How Math, Physics and Japanese Philosophy Helps You Get Things Done
Five birds are sitting on a wire. Three decide to fly south. How many are left?
Did you get two? Yeah, I did too the first time I heard this riddle.
The answer, however, is five.
Now, before you jump to the conclusion that this word problem is one of those Common Core math questions that stump even reasonably math savvy parents who struggle to help their third grader with their homework, stop and think.
Simply because three birds decide to fly, no flying is actually happening. Only flapping their little wings and positioning their tiny chevron due south leaves two birds on the wire.
It comes down to this: Decisions are not actions.
Oh how I wish they were.
If number of times I decided to cook more frequently, organize my closet or write a book were correlated with those things actually happening, I would not know the delivery guys from LA Bite on a first name basis, could actually walk into my closet with out risking an ankle sprain and, even if I didn’t have a book published, would at least have a manuscript for publishers to reject.
Action is the key ingredient toward achieving a goal. While decision sets us up for what we want to achieve, it is irrelevant if there is no concrete action steps to move that decision forward.
And the key word here is concrete. Don’t confuse further decisions about our decisions as actions either (that’s just a form of procrastination). As my friends at amazon.com can attest, my favorite way of entering this convoluted manner of procrastination is to buy books about the decision I made. The number of cookbooks, organization guides and how to write a book books I own would lead you to believe I am a rare combination of Martha Stewart and Agatha Christie. Runners up to amazon.com would be the nice people at the Container Store from whom I purchase things like meal planning calendars, countless plastic containers that I am sure I will change my life and a collection of Moleskin notebooks that rival those of small stationary stores.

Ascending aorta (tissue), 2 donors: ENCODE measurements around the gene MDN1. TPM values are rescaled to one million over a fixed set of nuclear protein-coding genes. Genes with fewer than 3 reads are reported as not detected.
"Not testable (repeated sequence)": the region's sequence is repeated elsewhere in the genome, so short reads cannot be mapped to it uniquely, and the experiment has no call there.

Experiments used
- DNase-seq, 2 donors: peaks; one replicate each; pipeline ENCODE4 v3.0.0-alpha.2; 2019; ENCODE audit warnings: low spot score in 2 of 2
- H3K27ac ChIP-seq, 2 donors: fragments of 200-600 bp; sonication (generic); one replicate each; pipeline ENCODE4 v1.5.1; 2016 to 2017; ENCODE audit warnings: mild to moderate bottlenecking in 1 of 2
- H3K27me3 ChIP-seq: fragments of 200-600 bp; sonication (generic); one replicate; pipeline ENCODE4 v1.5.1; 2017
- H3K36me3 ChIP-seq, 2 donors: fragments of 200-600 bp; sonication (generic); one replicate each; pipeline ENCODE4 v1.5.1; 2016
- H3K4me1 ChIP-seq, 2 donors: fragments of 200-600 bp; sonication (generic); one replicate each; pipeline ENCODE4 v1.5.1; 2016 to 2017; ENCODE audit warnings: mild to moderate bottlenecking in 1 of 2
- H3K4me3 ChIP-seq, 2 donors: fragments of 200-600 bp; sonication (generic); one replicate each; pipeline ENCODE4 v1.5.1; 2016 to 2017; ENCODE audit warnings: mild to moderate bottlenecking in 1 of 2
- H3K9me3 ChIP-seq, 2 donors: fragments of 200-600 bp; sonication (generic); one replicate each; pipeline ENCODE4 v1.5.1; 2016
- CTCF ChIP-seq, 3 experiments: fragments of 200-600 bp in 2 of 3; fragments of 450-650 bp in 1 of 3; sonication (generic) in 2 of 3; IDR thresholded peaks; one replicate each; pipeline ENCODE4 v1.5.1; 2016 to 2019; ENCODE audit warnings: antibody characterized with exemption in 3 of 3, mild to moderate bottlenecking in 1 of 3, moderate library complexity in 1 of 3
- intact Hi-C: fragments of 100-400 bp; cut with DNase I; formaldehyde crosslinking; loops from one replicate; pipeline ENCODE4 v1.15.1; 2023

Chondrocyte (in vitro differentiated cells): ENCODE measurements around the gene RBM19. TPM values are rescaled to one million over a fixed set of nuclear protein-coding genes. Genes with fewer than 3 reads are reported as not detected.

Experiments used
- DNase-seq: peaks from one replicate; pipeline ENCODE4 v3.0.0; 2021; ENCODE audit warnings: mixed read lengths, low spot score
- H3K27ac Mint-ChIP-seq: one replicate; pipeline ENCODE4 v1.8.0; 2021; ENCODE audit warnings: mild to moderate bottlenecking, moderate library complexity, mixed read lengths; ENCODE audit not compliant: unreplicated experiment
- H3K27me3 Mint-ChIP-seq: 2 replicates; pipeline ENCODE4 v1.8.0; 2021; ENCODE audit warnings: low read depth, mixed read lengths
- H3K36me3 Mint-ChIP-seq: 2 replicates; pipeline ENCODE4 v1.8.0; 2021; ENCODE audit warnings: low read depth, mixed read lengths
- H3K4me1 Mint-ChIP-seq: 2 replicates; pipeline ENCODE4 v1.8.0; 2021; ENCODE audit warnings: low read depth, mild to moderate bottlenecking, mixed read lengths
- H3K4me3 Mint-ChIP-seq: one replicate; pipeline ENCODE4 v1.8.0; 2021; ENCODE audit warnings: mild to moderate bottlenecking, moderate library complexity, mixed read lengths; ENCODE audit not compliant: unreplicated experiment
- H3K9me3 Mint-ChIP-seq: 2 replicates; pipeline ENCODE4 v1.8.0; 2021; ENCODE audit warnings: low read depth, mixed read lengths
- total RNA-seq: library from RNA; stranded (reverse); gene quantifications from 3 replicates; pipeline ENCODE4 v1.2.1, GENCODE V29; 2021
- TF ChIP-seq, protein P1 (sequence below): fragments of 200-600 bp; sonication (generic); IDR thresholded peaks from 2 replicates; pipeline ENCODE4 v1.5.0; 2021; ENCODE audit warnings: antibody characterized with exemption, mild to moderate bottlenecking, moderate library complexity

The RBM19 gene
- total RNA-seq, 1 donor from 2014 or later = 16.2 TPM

Sure, having the guidance and tools to take action are important, but still, they are not real action.
So what’s a good intentioned procrastinator to do?
Why physics, of course. Remember Newton’s first law, aka the law of inertia. Objects in motion remain in motion while objects at rest remain at rest (unless acted on by a force). In short, you need to get moving.
This is where we turn to Japanese philosophy for help. Rooted in the two thousand-year-old wisdom of the Tao Te Ching, Kaizen is the art of making lasting change through small steps. It is best summarized by the idea that “The journey of a thousand miles begins with a single step.”
It’s cutting up one melon, removing five items of clothing I no longer need and writing for two minutes a day. On their own, these actions in and of themselves are not terribly impressive or helpful in achieving any of my goals. Rather, when they become layered on a top the other and momentum is gained, results begin to take shape.
Or, said another way, the flight to migrate south begins with a single flapping of a wing.
So what can you do today that is the equivalent of that single flapping of a wing, what is your single step that will set you on the course of success?